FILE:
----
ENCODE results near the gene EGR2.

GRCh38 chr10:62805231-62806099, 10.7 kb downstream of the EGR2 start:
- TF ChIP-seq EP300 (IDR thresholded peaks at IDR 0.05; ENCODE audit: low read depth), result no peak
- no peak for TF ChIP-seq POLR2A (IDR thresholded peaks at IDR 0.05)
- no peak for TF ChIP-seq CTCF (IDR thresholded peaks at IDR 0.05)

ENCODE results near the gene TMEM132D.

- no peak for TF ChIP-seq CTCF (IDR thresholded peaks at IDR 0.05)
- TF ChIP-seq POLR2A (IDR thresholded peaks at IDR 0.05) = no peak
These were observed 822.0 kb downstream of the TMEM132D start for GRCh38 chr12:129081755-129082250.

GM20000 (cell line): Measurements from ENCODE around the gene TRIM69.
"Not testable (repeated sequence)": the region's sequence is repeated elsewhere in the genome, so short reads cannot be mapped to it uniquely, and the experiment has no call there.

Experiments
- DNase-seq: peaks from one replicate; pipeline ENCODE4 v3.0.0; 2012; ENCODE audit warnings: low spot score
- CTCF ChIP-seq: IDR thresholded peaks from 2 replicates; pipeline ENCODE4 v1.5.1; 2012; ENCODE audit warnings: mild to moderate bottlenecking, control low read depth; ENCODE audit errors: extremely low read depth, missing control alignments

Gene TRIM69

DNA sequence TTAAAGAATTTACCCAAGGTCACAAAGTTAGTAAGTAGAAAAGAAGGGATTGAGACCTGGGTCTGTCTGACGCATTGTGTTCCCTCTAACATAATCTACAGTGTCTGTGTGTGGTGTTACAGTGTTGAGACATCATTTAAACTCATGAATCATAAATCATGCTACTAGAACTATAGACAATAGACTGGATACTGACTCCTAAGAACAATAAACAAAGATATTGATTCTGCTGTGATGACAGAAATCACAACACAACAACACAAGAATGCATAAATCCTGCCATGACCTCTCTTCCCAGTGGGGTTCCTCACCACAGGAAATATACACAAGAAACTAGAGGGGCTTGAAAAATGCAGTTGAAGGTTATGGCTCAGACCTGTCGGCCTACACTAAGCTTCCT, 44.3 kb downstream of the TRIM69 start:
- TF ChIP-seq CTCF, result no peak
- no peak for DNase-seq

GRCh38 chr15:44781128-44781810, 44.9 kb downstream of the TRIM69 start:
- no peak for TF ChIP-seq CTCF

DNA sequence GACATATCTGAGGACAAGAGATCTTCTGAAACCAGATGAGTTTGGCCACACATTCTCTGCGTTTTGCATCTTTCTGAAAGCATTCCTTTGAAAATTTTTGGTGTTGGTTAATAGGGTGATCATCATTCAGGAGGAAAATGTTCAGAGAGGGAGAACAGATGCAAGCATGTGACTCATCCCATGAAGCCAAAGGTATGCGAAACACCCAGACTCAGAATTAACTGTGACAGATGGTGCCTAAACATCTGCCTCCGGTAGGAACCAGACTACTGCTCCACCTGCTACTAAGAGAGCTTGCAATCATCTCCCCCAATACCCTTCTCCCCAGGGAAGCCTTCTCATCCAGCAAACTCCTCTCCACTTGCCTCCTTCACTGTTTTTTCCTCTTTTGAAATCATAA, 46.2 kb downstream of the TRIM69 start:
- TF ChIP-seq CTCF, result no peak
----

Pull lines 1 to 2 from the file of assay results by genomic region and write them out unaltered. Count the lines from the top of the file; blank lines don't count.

ENCODE results near the gene EGR2.

GRCh38 chr10:62805231-62806099, 10.7 kb downstream of the EGR2 start: